Jack Johnson will forever be remembered as the first black heavyweight boxing champion, holding the title from 1908 to 1915.
He also became part of the history of racism in America.
Johnson was convicted in 1913 of violating the Mann Act, which was enacted in 1910 and prohibited the transportation for immoral purposes of women and girls. He was charged with transported a white woman across state lines. The woman, Belle Schreiber, worked as a prostitute and was one of the heavyweight champion's many lovers.
He was sentenced to a year in prison, but he fled the country and fought boxing matches abroad for seven years until 1920 when he served a 10-month sentence at the federal penitentiary at Leavenworth, Kan.
Johnson's past was brought to light recently when President Trump signed an order in May pardoning the former champion.
One person who played a small part in Johnson's past was Tom E. Jones, who was born in Augusta, Ill., and trained the man who ended Johnson's reign as champion.
Local author Brent Engel wrote extensively about Jones in his 2017 book, "A Few More Augusta Stories."
Engel noted that Jones started his boxing career as the manager of middleweight Billy Papke, known as the Illinois Thunderbolt. He was named to the International Boxing Hall of Fame in 2001. Jones also trained Ad Wolgast, a lightweight who defended the world championship four times in the early 1900s. Wolgast fought an exhibition in October 1912 in Quincy.
However, Jones became best known for being the manager of Jess Willard, a 6-foot-5, 225-pound cowboy from Kansas. He started fighting in 1911, and Jones signed him in 1913.
Willard was dubbed "The Great White Hope," and boxing promoters had been looking for someone to dethrone Johnson.
Willard dodged controversy twice in 1913, first for being awarded a victory over "Gunboat" Smith when several observers at ringside thought he lost. He later knocked out John Young, who died hours later because of a cerebral hemorrhage caused by Young's head hitting the mat. He was charged with second-degree murder a week later, but a jury acquitted Willard in January 1914.
Jones then spent eight months after the trial trying to set up a match between Willard and Johnson. The fighters finally agreed to meet on March 17, 1915 in Juarez, Mexico, but Johnson later asked (and Willard agreed) to have the fight moved to April 5 at a racetrack in Havana, Cuba.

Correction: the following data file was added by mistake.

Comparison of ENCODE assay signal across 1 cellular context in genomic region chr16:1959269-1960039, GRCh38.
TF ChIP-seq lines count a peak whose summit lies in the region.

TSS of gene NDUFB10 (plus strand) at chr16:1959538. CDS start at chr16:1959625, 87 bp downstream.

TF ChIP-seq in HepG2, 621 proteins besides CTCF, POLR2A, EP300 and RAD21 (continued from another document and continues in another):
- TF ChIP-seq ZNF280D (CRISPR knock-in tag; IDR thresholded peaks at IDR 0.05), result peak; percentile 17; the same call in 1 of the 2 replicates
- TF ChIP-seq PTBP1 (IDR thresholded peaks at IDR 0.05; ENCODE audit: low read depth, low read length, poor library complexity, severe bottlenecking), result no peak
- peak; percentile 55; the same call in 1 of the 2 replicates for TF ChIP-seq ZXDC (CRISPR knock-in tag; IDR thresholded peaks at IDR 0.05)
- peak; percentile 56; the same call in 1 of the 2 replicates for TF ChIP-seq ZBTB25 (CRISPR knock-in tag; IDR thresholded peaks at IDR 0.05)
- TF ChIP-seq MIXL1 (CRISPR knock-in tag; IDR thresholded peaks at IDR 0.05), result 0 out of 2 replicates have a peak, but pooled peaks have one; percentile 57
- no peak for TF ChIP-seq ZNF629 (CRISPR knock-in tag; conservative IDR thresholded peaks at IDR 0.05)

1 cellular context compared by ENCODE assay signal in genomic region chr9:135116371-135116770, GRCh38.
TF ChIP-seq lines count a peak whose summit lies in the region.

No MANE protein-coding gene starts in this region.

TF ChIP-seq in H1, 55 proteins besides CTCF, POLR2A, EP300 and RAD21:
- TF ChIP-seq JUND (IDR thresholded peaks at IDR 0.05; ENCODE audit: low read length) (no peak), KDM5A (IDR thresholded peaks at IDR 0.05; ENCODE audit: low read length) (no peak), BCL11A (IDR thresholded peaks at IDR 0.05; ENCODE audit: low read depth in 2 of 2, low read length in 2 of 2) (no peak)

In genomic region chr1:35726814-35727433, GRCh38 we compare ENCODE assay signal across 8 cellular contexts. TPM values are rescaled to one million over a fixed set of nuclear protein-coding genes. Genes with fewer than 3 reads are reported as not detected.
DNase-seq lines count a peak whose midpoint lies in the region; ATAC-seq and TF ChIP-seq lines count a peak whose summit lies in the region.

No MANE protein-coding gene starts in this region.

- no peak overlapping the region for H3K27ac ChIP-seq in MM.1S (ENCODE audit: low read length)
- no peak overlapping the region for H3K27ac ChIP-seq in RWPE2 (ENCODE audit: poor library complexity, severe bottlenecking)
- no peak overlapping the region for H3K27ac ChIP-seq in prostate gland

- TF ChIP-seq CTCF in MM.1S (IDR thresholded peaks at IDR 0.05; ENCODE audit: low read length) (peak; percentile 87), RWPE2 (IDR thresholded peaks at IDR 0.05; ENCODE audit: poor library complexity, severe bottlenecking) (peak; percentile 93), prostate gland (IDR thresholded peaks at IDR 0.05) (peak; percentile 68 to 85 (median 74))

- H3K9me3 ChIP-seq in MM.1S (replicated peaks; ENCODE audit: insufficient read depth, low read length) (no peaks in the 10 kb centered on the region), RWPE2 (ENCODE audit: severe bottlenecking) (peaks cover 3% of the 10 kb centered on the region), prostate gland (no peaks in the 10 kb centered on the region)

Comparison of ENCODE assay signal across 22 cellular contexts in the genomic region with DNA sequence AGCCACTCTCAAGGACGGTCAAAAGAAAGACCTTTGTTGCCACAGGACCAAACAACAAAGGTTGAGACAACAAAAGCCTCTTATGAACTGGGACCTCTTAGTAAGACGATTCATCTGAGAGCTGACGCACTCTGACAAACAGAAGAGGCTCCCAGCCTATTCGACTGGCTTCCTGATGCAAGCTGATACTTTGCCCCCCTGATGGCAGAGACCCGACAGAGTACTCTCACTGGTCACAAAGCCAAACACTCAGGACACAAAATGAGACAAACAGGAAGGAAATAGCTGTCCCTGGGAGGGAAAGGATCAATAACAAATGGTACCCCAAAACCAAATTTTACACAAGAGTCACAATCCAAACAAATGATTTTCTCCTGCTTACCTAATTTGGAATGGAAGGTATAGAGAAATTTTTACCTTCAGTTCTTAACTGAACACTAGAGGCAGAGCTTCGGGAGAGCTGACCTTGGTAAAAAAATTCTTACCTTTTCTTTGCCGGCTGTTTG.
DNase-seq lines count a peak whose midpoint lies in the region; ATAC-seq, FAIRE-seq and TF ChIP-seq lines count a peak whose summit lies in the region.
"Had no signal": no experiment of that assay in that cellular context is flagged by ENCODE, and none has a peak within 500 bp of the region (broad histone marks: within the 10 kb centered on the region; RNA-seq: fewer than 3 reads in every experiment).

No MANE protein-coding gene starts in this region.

Johnson, a big favorite, and Willard fought in 105-degree heat. The Los Angeles Herald reported that Johnson, who was older and a bit out of shape, started to tire in the 22nd round. Johnson asked his wife, who was sitting at ringside, to leave at the end of the 24th round. Willard landed a sweeping right in the next round, and Johnson went down for the count.
Willard was the new champion.
Johnson later claimed he took a dive in exchange for $50,000. Jones told the Quincy Daily Journal in March 1919 that "what Johnson says is absolutely the worst kind of bosh."
United Press writer Barry Faris attended the fight and gave Jones credit.
"It cost him $34,000 during the last three years alone, seeing and believing in Willard's ability when the champion was in the rough," Faris wrote. "Jones grabbed him and, tediously and patiently, stuck by Willard until he developed."
Faris also wrote that Jones was "the experienced hand which guided Willard and fashioned him into the skilled offensive and defensive fighter which utterly amazed many spectators (at Havana). Jones was also the mastermind who planned and directed the whole course of battle, with Willard minutely following instructions and never being in danger at any stage of the fighting."
Johnson never fought again for the title, though he boxed until he was 67 years old. He died in 1946 when he was killed in a car accident.
Willard split with Jones in 1917 and defended his title just once in four years before losing to Jack Dempsey in 1919.
Jones went on to manage several other fighters, including Sailor Bozarth from Quincy. He died of pneumonia in San Diego in 1944.